Marketing your milk, livestock or grains is hard. Sometimes it doesn’t seem fair that we have to monitor so many potential price aspects and market movers on a daily basis. Fifteen years ago, the only thing that mattered to corn or soybean prices in the U.S. was if there was decent crop within our own borders. Now, not only does that matter, but we have to monitor crop conditions worldwide. We are meteorologists, constantly scanning weather conditions in Brazil, Argentina, China, Australia, Canada, the European Union, the Black Sea Region and Russia. One good rain or one span of drought may make the market move 15 to 50 cents in either direction. In addition to global weather, we also monitor global economic conditions because that equates to demand of raw commodities as different nations around the world import our meat and grains. Throw in a meat scandal, a temper tantrum from one of the world’s leaders, an earthquake which triggers a tsunami or a threat of a supply disruption of oil in the Middle East and from nowhere, the market races higher or crashes lower in seconds. Soon you’re left standing behind wondering what to do next.
Welcome to my world. Good thing I happen to like weather, politics and agriculture. Daily, we as market advisors must prepare for whatever the market may toss us and enact market scenario planning. It’s not for the faint of heart. However, the more we prepare for anything, the easier it is to take the emotion out of the marketplace and put the plan into action. Now, that being said, we wanted to bring you up to speed on a few global happenings that may or may not be upcoming market movers in the weeks and months ahead.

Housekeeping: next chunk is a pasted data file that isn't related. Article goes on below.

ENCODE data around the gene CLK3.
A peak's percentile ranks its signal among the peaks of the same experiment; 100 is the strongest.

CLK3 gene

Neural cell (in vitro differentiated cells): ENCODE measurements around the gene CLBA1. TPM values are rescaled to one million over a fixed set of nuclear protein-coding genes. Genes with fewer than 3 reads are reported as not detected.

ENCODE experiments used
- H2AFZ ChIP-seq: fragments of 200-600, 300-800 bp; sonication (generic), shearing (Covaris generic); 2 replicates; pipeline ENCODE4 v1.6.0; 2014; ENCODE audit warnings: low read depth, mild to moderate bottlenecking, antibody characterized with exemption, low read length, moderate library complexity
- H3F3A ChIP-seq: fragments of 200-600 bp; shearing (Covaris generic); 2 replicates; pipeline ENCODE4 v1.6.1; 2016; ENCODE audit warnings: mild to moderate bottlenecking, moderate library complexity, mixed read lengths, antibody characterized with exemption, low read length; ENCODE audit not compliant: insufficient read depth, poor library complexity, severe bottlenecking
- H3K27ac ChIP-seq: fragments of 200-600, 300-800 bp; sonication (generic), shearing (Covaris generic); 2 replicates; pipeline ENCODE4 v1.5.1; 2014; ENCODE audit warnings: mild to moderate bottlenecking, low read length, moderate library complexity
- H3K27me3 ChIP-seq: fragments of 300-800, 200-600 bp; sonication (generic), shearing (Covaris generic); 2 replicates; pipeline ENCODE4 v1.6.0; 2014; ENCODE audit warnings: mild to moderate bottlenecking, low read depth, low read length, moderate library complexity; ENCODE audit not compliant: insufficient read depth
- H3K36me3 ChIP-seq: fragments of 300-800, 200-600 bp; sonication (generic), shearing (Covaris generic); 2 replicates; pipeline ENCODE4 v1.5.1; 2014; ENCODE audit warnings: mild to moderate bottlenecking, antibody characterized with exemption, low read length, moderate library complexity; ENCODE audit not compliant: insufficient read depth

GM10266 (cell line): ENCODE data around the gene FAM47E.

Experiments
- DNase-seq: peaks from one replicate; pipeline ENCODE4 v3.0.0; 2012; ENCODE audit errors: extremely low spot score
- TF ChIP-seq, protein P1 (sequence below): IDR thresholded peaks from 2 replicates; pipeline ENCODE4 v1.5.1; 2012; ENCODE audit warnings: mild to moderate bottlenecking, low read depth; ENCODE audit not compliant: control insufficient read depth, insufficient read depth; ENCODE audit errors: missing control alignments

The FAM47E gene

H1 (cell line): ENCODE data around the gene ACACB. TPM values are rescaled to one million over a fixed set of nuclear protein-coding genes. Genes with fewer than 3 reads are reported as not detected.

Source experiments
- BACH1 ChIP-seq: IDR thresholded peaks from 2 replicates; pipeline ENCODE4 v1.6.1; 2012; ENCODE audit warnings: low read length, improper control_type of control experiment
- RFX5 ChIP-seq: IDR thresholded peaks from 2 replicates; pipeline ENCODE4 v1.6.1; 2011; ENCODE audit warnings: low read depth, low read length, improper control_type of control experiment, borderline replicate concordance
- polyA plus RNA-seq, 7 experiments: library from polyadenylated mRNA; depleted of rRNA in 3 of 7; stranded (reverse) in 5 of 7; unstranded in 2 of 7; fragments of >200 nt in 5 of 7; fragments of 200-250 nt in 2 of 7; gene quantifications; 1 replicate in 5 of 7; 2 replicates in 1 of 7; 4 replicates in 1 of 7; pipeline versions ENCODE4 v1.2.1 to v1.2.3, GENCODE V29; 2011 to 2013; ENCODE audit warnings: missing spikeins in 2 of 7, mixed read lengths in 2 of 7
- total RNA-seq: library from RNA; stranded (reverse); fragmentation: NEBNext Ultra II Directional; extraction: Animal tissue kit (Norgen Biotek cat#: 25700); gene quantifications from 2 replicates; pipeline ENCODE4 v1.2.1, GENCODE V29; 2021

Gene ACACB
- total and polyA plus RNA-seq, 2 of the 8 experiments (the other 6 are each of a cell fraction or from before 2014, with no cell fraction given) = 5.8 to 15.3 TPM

Meat Safety in China – Seems ongoing; from infant formula to dead hogs being dumped into rivers to expired meat being served in restaurants. Supply and demand can be interrupted in a heartbeat, and it’s important to be ready for a move higher or lower at any time. The most recent scandal in China involved workers at one of McDonald's longtime suppliers, OSI Group, repacking expired meat. McDonald's had to respond quickly and has stopped using supplies from the plant in Shanghai leaving many of its restaurants unable to serve Big Macs, Chicken McNuggets and other items. Will this now make the Chinese consumer not demand beef or chicken? Will they switch to a different protein source instead? Or will the great taste of a hamburger draw them back in a few weeks once fresh meat is stocked?
Testosterone in Russia – The showdown continues with Russian President Putin puffing out his chest and responding recently to economic sanctions imposed upon Russia by retaliating financially in the form of banning most food imports from the West. Baffled, many global leaders didn’t think he’d do such a thing. This may cost farmers in North America, Europe and Australia billions of dollars. However, it will also likely lead to empty shelves in Russian cities as Russia depends heavily on imported food, most of it from the West. Food and agricultural imports from the U.S. to Russia amounted to $1.3 billion last year, according to the U.S. Department of Agriculture, and in 2013 the EU's agricultural exports to Russia totaled 11.8 billion Euros ($15.8 billion).